Review:  Anselm Kiefer at the Royal Academy

Review: Anselm Kiefer at the Royal Academy

A visit to the Anselm Kiefer retrospective exhibition at the RA can be a daunting prospect for many reasons, the scale of the work, the complexity of themes and the sheer overwhelming volume of diverse media on display in this huge exhibition.

Kiefer has many interests among which German history, mythology, alchemy, poetry, ritual, metaphysics, cosmology, are explored and transformed into a special, unique vision of our world.

Kiefer was born in Germany on 8 March 1945 just before the end of the Second World War, so growing up in post-war Germany has been a major conditioning factor in his development and a defining influence in his practice.

As a young artist he found that there was a reluctance to acknowledge and confront the recent Nazi past and the damaging distortion that had been inflicted on German culture.

Reacting to this he made provocative photographs and paintings of himself wearing his father’s coat (he had been a Nazi party member) giving an illegal salute.

But in these images, the pose looks weak and limp and pathetic. In one painting there are references to Classical sculptures, favoured by the Third Reich, hovering in ghostly form in the sky above the saluting figure seen standing beside the Rhine. This painting, despite the unsettling subject matter is full of beautiful passages showing Kiefer’s command and expressive use of oil paint.

He is also a skillful and fluent watercolour painter exploiting the potential of the medium to great effect as seen in Winter Landscape 1970, where the delicacy of the paint starkly contrasts with the violence of the image. Any idea about watercolour being a soft medium used for pleasing subjects, easy on the eye and brain, will be rapidly dispelled here. It is this quality of employing seduction with repulsion that forms a consistent element flowing like the Rhine through the show.

A major characteristic of Kiefer’s work is the use of elemental materials that includes ash, clay, straw, wood, blood, lead, sunflowers, copper and recently, gold and diamonds.

The physical manipulation of materials has given him opportunities to explore his themes and concerns resulting in awe-inspiring work, gigantic in scale and ambition.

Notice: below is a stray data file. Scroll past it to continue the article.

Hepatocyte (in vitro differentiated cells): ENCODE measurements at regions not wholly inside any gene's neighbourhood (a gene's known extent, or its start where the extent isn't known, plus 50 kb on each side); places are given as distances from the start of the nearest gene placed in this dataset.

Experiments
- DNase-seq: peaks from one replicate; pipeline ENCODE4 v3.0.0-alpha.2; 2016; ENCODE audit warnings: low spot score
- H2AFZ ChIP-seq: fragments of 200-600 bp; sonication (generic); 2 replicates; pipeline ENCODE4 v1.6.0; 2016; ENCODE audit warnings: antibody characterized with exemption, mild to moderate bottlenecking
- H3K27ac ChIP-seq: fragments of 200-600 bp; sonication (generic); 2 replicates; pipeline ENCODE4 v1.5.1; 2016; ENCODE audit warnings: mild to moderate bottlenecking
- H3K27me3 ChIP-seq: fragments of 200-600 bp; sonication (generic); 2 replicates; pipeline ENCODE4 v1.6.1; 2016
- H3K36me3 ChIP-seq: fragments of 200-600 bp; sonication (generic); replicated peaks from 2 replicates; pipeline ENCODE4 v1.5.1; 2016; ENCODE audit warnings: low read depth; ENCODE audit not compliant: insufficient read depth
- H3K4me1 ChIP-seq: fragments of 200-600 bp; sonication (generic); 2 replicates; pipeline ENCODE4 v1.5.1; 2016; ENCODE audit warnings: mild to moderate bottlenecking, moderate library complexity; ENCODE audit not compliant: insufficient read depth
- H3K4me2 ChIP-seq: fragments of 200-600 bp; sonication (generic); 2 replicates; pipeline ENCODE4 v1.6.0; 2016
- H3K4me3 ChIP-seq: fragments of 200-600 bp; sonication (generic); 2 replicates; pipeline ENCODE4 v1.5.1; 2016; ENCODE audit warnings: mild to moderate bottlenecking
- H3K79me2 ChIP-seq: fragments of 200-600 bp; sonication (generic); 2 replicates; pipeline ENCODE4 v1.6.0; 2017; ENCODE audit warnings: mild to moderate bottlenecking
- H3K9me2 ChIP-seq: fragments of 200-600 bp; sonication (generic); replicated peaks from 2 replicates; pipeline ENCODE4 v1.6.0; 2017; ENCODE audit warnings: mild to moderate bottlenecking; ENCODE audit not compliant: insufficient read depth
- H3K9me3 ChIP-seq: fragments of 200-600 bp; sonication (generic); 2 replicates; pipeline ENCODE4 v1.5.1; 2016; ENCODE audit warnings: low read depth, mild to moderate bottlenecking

As his practice has developed over the years, the surface of the 2D work becomes increasingly 3D to the point where it seems as if a vertical canvas cannot support the weight of the material.

Because many of the materials employed are by nature fragile, paint and other additives trowelled on in heavy impasto, the monumentality of the work increases a sense of its precariousness and possible disintegration.

Kiefer apparently, is not worried by this possibility!

One of the preoccupations that recurs in the paintings is the forest. Being aware of recent history, these paintings can have different readings dependent on whether they are viewed as places of refuge or murder.

Kiefer’s understanding of the way in which paint behaves is seen here, dripping, contrasting thin with thick textures, implying spatial depth and volume. There is always an underlying sense of perspective in the composition of the visual elements giving, however obscured, structure to the painting.

The use of single point perspective is especially strong in the converging parallels employed in the huge paintings of the bombastic Nazi Neo-Classical architecture, destroyed in the war, but reimagined by Kiefer as charred ruins.

Railway lines and tracks in the landscape take us nervously towards an ominous vanishing point.

With his high status in the art world justifiably recognized he now has the power and means to do anything he dreams of, demonstrated by the increased use of very expensive materials and huge installations. I was left with the feeling that because he “can do” he “will do”.

Is there the possible risk that the priceless value of the materials will overwhelm us and act as a barrier in our ability to reach further into the meaning of the work?

 

The exhibition continues until 14 December.

Image:

Anselm Kiefer
Operation Sea Lion (Unternehmen Seelowe), 1975
Oil on canvas, 220 x 300 cm
Collection of Irma and Norman Braman Miami Beach, Florida
Photo Collection of Irma and Norman Braman, Miami Beach, Florida / © Anselm Kiefer

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